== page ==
Therefore, on observing the present market the CCI noted that there is not only one platform that have dominant position in the relevant market. Based on this statement and the information available CCI noted that the Amazon does not have dominant position in the relevant market and dismisses the case of abuse of dominance against Amazon Seller Services Private Limited.

Further on the Allegations of anti-competitive agreements under Section 3(4) of the act related to exclusive arrangements by Amazon CCI noted that exclusive tie up arrangements does not exist between fashion brand and online platforms and there are no. of fashion brands, sellers, retailers, customers to contact each other. Resulting to this CCI stated that there is no exclusive arrangement between Amazon and its preferred seller namely, Cloudtail India and the case was closed under Section 26(2) of the act.

According to the allegations of selling of unauthorized, unlicensed and counterfeiting products at lower price the CCI noted that as Amazon does not have dominant position therefore the issue does not lie in anti-trust scrutiny.

CCI stated that beside the anti-trust law the issue of sale of counterfeit products can be entertained through legal and regulatory instruments as it has adverse implication on sellers and buyers. The competition Commission of India concluded the case by stating that the no case is made out against the Amazon based on given facts and circumstances.

In the last half decade, which was further augmented due to the COVID -19 Pandemic, Amazon has grown exponentially in India thereby increasing the reliance of urban India on the conglomerate. Everything, from OnePlus mobile phones to Netflix, has a direct or indirect relationship with LLC and all its affiliates. A prima facie overview would even lead a layman to believe that Amazon does have an adverse effect on competition in India.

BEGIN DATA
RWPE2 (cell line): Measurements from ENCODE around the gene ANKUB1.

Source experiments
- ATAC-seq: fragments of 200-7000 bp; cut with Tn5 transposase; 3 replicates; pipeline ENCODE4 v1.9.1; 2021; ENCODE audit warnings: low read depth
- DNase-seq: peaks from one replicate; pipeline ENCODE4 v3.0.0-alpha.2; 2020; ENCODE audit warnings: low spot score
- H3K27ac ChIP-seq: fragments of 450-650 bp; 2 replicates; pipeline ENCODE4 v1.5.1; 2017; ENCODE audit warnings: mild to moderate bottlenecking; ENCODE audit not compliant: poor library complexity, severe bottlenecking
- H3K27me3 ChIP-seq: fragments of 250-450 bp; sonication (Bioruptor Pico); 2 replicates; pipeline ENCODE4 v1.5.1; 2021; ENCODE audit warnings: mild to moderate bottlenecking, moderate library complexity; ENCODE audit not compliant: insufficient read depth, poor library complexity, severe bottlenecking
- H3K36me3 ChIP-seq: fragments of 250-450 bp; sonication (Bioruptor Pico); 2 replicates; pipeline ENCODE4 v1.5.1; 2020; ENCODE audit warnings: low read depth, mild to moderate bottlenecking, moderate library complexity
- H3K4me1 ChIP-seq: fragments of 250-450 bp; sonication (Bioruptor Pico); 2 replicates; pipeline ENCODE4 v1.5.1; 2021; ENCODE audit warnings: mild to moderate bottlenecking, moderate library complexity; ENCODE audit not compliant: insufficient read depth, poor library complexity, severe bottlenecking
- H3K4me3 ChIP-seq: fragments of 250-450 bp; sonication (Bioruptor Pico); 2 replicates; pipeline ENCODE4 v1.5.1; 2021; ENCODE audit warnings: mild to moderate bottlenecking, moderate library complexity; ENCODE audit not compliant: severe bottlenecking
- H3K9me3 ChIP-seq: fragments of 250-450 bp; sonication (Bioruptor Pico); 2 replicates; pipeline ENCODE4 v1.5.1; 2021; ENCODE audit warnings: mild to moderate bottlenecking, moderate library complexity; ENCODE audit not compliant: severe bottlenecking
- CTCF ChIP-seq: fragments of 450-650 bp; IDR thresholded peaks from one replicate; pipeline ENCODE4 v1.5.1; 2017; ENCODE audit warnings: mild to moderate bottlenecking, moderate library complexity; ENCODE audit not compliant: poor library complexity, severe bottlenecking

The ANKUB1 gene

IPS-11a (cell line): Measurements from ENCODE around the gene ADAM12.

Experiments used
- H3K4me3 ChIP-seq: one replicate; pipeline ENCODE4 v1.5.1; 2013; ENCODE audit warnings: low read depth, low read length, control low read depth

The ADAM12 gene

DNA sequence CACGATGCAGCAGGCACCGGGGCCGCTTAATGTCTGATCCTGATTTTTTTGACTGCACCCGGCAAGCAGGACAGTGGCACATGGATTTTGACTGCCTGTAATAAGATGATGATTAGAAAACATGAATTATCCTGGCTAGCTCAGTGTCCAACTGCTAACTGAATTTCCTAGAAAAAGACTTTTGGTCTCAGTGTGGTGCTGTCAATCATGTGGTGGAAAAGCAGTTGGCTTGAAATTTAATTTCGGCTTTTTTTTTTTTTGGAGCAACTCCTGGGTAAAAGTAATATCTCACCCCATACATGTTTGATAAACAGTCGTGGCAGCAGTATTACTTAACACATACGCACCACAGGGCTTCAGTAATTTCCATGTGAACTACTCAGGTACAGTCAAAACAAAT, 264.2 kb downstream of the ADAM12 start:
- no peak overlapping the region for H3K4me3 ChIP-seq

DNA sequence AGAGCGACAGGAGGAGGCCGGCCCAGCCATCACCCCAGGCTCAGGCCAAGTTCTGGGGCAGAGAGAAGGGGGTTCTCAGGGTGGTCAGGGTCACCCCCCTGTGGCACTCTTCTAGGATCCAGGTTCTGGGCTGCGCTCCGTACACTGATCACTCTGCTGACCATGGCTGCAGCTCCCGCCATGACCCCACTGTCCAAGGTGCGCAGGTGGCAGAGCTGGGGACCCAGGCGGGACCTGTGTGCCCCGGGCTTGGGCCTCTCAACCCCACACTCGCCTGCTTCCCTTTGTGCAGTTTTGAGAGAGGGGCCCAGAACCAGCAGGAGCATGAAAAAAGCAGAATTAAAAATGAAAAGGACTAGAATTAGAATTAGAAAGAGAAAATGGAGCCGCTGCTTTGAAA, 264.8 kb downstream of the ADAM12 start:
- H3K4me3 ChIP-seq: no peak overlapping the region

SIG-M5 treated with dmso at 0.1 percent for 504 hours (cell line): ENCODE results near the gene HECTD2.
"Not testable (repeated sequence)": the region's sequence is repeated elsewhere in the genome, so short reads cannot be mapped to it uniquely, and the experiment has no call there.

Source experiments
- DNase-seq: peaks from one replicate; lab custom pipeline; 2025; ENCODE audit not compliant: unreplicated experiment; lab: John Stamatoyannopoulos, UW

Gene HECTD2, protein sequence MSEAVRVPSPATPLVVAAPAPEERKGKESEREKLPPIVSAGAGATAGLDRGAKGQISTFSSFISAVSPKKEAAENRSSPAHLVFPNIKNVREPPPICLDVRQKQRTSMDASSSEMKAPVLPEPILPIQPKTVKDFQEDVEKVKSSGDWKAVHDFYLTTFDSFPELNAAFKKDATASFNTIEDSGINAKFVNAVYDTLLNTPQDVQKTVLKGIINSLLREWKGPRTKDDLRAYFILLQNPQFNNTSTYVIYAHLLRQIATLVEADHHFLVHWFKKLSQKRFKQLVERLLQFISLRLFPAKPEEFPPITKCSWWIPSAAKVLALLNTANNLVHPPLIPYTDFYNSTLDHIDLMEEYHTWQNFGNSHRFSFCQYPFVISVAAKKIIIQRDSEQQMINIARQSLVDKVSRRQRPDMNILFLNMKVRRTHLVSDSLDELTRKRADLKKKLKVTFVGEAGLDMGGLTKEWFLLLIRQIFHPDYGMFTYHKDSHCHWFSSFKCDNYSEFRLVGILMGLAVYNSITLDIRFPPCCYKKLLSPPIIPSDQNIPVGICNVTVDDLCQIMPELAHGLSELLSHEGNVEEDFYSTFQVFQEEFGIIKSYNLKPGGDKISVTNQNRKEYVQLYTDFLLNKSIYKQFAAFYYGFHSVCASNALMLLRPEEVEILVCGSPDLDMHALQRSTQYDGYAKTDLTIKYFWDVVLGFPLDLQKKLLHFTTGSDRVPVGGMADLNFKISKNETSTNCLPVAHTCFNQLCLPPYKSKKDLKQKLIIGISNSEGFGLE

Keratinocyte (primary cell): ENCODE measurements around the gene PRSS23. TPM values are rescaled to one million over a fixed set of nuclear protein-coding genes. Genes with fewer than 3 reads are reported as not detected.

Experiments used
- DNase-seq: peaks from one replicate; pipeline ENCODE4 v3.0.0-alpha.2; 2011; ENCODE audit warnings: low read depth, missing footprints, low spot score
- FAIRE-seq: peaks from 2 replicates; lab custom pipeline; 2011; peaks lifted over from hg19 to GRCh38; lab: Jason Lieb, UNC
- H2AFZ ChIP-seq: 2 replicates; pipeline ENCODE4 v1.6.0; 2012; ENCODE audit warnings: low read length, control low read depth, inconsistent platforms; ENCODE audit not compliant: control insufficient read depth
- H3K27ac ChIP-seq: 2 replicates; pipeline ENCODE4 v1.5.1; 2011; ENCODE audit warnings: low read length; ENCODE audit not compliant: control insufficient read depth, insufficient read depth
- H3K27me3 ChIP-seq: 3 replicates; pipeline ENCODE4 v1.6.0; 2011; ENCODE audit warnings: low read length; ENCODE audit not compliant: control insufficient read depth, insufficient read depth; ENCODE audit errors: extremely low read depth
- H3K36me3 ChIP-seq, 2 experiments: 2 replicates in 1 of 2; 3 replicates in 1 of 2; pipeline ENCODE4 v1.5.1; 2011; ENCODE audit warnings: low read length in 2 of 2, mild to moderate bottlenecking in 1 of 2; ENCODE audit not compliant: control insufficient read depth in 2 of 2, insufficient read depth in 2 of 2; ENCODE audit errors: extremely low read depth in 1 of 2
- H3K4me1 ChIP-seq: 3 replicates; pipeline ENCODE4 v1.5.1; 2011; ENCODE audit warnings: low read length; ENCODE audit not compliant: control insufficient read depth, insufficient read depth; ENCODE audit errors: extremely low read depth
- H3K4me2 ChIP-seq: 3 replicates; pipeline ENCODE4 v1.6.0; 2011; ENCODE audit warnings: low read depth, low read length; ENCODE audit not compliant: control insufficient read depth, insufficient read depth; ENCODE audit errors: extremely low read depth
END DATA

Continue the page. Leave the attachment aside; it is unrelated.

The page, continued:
This theory is supported by the fact that there are numerous complaints against Amazon in the Competition Commission of India from the small-scale vendors of Maharashtra to mobile phone sellers of Delhi. But due to tactical genius and business acumen of those heading Amazon, most of those complaints don't stick and the Commission lets them go scot free.

While there is a prevalent problem of e-commerce businesses taking up a significant market share, the case of Amazon is a global one as similar complaint are filed in applicable courts/ forums in all jurisdictions across the world where Amazon operates � Brazil, United Kingdom, Australia, United States of America. This begs the question � When exactly will Amazon start having appreciable adverse effect on competition in the global economy?

  1. Amazon GMV in 2020, available at: (Last Modified February 03, 2021)
  2. Section 19(1) Competition Act, 2002, Act No. 12 of 2003 (India).
  3. Competition Act, 2002, Act No. 12 of 2003 (India).
  4. Section 4 (2)(c) Competition Act 2002, Act No.12 of 2003(India).
  5. Section 3 (4) Competition Act 2002, Act No.12 of 2003(India).
  6. Online Fashion Market Updates, available at: (Visited on March 09,2021)
Written By: Parul �Garg, B.Com.LLB(H), �Year- 3rd - �Amity Law School, Noida